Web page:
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On ne naît pas femme: on le devientThe Life of a Sentence$
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Bonnie Mann and Martina Ferrari

Print publication date: 2017

Print ISBN-13: 9780190608811

Published to Oxford Scholarship Online: August 2017

DOI: 10.1093/oso/9780190608811.001.0001

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The Adulteress Wife

The Adulteress Wife

Chapter:
(p.103) 5 The Adulteress Wife
Source:
On ne naît pas femme: on le devient
Author(s):

Toril Moi

Publisher:
Oxford University Press
DOI:10.1093/oso/9780190608811.003.0006

Nearly 20 years after Margaret Simons broke the news of the scandal of the English translation of Le deuxième sexe, Toril Moi’s 2002 essay deepened feminist claims in relation to Parshley’s translation, and chronicled the long and still-unsuccessful struggle with Alfred Knopf for a new translation/scholarly edition. Moi showed that “the philosophical incompetence of the translation produces a text that is damaging to Beauvoir’s intellectual reputation in particular and to the reputation of feminist philosophy in general” by detailing Parshley’s silent deletions of sentences and parts of sentences, his tendency to turn existence into essence, misread philosophical references to “subjectivity”, remain clueless about references to Hegel, and misunderstand Beauvoir’s account of alienation. These failures falsely emboldened Beauvoir’s critics by eliminating nuance from key discussions of themes like motherhood. “Her works will not enter the public domain until 2056,” Moi pointed out, and the stubborn refusal of the publisher to commission a new translation meant that essays like this one were absolutely essential to teaching Beauvoir’s Second Sex to English speaking students—“while we wait.”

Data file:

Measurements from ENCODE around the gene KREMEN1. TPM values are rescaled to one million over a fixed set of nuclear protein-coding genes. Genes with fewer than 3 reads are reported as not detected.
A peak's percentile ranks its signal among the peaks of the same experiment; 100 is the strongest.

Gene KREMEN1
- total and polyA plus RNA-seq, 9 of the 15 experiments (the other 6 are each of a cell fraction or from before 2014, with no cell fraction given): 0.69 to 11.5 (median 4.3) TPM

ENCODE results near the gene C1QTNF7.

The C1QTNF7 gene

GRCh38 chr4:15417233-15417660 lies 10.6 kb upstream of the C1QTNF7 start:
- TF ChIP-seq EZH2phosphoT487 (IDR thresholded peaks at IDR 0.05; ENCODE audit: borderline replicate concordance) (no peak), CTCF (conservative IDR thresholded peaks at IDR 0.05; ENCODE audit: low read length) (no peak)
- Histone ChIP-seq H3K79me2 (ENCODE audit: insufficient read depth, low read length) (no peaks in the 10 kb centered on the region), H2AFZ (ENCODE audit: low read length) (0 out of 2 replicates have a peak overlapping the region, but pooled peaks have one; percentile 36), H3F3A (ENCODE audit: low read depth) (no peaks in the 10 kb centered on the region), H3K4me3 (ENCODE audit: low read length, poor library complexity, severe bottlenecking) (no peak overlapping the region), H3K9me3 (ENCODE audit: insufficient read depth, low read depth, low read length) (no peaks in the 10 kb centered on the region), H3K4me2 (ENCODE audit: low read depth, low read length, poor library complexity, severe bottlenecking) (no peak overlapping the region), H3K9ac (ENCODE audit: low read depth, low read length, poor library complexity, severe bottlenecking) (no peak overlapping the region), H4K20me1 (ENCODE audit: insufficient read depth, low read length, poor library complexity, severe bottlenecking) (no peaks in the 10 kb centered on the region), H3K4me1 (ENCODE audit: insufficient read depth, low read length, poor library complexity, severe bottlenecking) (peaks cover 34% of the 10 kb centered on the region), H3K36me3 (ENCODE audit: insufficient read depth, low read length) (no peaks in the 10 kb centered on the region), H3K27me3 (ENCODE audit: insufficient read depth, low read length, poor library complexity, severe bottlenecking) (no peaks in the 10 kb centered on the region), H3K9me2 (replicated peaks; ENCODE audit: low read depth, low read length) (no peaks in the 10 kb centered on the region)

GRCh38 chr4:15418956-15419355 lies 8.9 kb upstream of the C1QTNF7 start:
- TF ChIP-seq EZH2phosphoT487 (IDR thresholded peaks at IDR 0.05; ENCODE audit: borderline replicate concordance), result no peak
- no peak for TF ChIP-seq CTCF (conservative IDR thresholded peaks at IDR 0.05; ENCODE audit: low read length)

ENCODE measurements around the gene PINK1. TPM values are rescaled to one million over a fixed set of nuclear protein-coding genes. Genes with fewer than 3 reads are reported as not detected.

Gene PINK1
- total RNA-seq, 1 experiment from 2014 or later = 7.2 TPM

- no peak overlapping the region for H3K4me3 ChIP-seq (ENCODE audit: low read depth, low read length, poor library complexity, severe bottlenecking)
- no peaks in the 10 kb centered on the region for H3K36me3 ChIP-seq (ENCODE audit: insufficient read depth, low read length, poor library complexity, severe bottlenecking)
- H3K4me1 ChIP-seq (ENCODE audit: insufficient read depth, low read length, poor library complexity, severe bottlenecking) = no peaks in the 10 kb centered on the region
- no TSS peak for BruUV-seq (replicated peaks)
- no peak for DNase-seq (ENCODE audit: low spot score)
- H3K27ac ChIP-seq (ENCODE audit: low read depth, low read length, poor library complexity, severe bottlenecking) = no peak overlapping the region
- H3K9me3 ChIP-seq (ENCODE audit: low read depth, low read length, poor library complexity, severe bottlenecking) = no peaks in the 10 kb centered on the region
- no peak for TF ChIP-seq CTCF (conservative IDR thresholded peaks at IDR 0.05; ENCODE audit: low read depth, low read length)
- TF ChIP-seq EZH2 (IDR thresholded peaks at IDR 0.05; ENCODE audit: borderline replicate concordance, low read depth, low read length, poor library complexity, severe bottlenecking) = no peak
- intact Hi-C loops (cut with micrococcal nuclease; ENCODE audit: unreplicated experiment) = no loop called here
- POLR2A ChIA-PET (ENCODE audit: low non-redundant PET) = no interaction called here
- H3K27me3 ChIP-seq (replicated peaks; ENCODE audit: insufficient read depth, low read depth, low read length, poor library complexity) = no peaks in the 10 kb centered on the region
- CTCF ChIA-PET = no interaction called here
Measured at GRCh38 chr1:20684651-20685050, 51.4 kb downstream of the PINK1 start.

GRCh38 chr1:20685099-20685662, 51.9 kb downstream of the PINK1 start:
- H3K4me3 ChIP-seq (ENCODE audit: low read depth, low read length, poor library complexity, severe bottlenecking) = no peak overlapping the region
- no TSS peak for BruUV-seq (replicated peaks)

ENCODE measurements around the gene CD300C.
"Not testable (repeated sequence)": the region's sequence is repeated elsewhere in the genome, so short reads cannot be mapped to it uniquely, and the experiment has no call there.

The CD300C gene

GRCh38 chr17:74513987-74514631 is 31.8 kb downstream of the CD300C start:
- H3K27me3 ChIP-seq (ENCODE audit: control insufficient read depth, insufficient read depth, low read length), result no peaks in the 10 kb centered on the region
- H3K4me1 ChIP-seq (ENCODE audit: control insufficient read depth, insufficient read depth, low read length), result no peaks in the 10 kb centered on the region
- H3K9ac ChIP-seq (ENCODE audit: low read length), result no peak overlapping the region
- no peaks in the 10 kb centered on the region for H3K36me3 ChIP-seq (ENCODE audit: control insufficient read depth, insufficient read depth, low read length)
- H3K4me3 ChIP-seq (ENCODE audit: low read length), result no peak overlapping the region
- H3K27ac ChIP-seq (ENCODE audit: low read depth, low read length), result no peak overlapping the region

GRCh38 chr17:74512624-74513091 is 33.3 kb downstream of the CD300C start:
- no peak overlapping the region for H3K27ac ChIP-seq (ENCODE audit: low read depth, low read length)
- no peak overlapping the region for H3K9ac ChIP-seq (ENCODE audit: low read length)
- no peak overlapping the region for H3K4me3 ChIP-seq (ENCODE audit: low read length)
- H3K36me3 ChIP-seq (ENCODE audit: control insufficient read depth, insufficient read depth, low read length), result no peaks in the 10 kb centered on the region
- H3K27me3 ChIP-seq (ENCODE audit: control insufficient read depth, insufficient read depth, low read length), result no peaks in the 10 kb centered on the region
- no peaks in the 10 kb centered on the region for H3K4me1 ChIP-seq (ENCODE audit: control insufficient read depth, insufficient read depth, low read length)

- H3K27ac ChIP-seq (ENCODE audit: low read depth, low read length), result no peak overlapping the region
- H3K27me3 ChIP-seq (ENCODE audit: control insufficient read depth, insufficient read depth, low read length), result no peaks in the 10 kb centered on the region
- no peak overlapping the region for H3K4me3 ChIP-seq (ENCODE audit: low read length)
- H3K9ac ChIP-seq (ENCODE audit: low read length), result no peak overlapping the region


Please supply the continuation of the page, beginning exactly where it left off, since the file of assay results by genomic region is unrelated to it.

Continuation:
Keywords:   H. M. Parshley, Simone de Beauvoir, The Second Sex, Le deuxième sexe, translation controversy, Alfred A. Knopf, Vintage, Margaret A. Simons, philosophical shortcomings of the Parshley translation, cuts and omissions, motherhood

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